Research shows that nationally, about 1 in 7 women experience symptoms of postpartum depression. After sitting down with Mental Health Specialist Hannah McMullen, LCSW for an interview on better understanding postpartum depression, I beg to differ. I believe WAY more than 1 in 7 women experience postpartum depression. Being someone who has battled depression both before and after having a child, I have a deep passion for understanding this topic and helping bring awareness in hopes to encourage others to seek the help they need. 

To take care of yourself is to take care of your family. I truly believe that with every ounce of my being. In today’s blog, I want to share my interview with Hannah McMullen, with you. Hannah is a specialist in the field of counseling people that are battling depression and anxiety. I hope that through this blog you will have a better grasp of what postpartum depression is, the signs, who is most at risk, when it commonly occurs, how to be proactive, and when to seek help. Let’s begin. 

What is postpartum depression? 

Postpartum depression is having a Major Depressive Disorder that was onset either during pregnancy or in the 4 weeks following delivery. Between 3-6% of women will experience the onset of a major depressive episode during pregnancy or the weeks or months following delivery. Postpartum depression is depression that is triggered by the changes that come with pregnancy and having a child. 

What are the signs of postpartum depression? 

When categorizing whether or not you are experiencing postpartum depression/depression (Major Depressive Disorder), Hannah and others alike are looking for 5 of the 9 symptoms listed below. Before you begin reading the list below, think about how all of these symptoms could pertain to pregnant women or women who just gave birth. 

  1. Depressed mood most of the day
  2. Loss of interest or pleasure- social activities or withdrawal, showering/hygiene, exercise, get nails done, yoga, dishes, laundry, calling friends.  
  3. Weight loss OR weight gain- decrease or increase in appetite
  4. Insomnia- difficulty falling or staying asleep OR hypersomnia (excessive sleepiness)
  5. Feelings of agitation or restlessness or being slowed down
  6. Fatigue or loss of energy nearly every day
  7. Feelings of worthlessness or excessive inappropriate guilt- “Mom Guilt”
  8. Diminished ability to think or concentrate or indecisiveness – “Mom Brain”
  9. Recurrent thoughts of death – can be about self or baby

The interesting part about this list is that it’s not focused on postpartum depression specifically but rather Major Depressive Disorder in general. Becoming pregnant and/or giving birth is life-changing for women. It rocks our world. To say that a woman would naturally have at least 5 of these symptoms from the life-changing effects of becoming pregnant and giving birth is legitimate. Understanding these signs/symptoms of depression gives us a better understanding of what depression can look like. Oftentimes people just think of depression as sadness or “baby blues”. It can be way more than just feeling sad.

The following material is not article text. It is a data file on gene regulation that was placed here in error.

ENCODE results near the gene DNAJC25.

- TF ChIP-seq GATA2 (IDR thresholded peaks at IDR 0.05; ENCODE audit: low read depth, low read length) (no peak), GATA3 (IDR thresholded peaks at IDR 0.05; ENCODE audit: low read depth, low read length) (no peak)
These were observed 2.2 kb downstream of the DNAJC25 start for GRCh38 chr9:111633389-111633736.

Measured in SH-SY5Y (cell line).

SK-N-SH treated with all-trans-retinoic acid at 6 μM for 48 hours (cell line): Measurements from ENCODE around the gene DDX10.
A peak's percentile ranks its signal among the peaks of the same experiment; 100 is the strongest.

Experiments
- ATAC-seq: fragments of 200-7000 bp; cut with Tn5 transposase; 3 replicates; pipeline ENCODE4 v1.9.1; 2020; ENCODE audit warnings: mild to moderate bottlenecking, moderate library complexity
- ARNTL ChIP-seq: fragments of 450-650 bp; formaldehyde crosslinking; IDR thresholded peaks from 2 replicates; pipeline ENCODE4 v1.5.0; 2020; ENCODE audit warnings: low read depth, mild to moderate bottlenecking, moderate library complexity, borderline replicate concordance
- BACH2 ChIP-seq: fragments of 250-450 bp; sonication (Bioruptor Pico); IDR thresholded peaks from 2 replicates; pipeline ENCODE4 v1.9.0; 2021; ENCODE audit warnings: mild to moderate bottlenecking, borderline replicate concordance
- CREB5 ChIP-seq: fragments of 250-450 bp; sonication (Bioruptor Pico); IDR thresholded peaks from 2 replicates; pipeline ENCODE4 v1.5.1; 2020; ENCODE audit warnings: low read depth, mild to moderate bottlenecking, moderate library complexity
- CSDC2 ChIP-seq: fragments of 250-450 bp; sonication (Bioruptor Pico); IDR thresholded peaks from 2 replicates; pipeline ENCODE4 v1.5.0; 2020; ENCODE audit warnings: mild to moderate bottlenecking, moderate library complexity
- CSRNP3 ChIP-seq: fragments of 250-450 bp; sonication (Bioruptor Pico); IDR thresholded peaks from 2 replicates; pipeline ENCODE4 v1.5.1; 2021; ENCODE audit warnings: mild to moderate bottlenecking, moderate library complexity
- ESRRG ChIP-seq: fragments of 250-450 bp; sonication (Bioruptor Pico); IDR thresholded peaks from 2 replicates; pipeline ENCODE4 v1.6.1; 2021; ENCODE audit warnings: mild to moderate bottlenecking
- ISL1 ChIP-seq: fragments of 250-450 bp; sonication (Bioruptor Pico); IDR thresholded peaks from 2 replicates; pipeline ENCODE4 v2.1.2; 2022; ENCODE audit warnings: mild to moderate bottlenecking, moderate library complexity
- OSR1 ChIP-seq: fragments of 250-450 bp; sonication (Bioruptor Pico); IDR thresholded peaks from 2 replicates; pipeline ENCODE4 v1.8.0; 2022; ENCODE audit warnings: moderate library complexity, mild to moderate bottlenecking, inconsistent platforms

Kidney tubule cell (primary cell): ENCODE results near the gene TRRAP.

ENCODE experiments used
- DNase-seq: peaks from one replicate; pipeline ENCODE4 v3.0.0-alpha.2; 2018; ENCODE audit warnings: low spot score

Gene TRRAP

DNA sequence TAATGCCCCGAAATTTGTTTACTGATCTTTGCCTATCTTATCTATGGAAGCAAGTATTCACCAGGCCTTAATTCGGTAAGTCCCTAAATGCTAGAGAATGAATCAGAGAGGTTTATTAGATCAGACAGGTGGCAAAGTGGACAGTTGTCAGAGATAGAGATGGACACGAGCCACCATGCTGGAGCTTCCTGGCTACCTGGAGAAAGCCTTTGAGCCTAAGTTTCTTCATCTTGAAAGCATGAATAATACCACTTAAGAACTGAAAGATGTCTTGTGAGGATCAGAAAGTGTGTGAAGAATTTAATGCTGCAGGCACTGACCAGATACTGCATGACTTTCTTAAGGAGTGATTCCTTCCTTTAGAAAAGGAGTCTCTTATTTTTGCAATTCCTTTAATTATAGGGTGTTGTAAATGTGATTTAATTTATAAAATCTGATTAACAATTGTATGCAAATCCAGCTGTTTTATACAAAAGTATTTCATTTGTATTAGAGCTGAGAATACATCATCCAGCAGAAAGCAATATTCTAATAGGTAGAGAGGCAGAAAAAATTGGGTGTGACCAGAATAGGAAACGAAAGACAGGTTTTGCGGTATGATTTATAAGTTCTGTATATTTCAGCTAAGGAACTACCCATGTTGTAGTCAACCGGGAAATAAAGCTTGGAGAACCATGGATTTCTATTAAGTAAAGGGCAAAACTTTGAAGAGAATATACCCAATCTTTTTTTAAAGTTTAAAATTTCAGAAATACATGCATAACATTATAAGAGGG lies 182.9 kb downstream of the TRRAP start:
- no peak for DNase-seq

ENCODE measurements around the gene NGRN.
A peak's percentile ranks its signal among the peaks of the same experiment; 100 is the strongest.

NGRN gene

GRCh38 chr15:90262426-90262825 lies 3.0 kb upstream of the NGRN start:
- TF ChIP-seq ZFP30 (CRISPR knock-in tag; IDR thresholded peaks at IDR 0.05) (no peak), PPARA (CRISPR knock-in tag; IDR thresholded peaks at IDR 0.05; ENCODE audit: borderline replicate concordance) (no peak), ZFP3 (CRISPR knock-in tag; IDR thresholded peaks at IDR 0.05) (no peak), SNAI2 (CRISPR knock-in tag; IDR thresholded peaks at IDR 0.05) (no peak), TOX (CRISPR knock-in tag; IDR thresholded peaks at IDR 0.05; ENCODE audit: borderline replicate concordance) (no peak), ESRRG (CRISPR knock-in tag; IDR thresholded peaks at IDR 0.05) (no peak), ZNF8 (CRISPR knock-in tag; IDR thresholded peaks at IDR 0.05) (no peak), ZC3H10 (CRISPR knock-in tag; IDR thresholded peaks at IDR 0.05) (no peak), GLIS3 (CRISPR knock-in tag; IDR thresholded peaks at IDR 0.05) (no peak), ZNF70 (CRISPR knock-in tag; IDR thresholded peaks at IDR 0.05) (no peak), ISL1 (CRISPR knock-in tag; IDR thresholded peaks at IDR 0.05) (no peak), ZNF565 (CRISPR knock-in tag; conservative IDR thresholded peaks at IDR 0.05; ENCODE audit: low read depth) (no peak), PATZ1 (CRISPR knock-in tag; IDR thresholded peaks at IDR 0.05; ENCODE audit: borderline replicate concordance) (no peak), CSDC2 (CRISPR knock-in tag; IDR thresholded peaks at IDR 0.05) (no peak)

Is there a certain time after delivering that you are more likely to experience symptoms of postpartum depression? 

Hannah’s answer, “Yes! Surprisingly though, HALF of all postpartum depression cases begin DURING pregnancy. The other half can occur 4 weeks after delivery up to 12 months which means the whole first year you need to be checking in on yourself!” This was so interesting to me. I didn’t realize that HALF of the women that experience postpartum depression experience it while pregnant. I was also surprised to see that postpartum depression can onset at late as 12 months after giving birth. This makes me wonder why we only have ONE postpartum checkup 6 weeks after delivery. Hannah also stated, “I’m convinced that if postpartum depression sets in beyond three months there is a good chance lack of sleep is playing a big role!”

How common is postpartum depression?

It is found that 1 out of 7 women experience some sort of postpartum mood disorder. That can be during pregnancy or within the first year after delivery. I truly believe that it’s more than that. The lack of awareness in how long postpartum depression can set in is why I believe studies have found only 1 out of 7. Not saying that number is not significant because it is, I just believe it’s more. I think we as women oftentimes downplay our feelings to take care of our children, and we put our mental, physical and spiritual health on the back burner. But momma, you are important and you need to take care of yourself! Listen to your body!!! 

Are there certain mothers that are more at risk for experiencing postpartum depression?

A woman is more likely to experience postpartum depression if she has: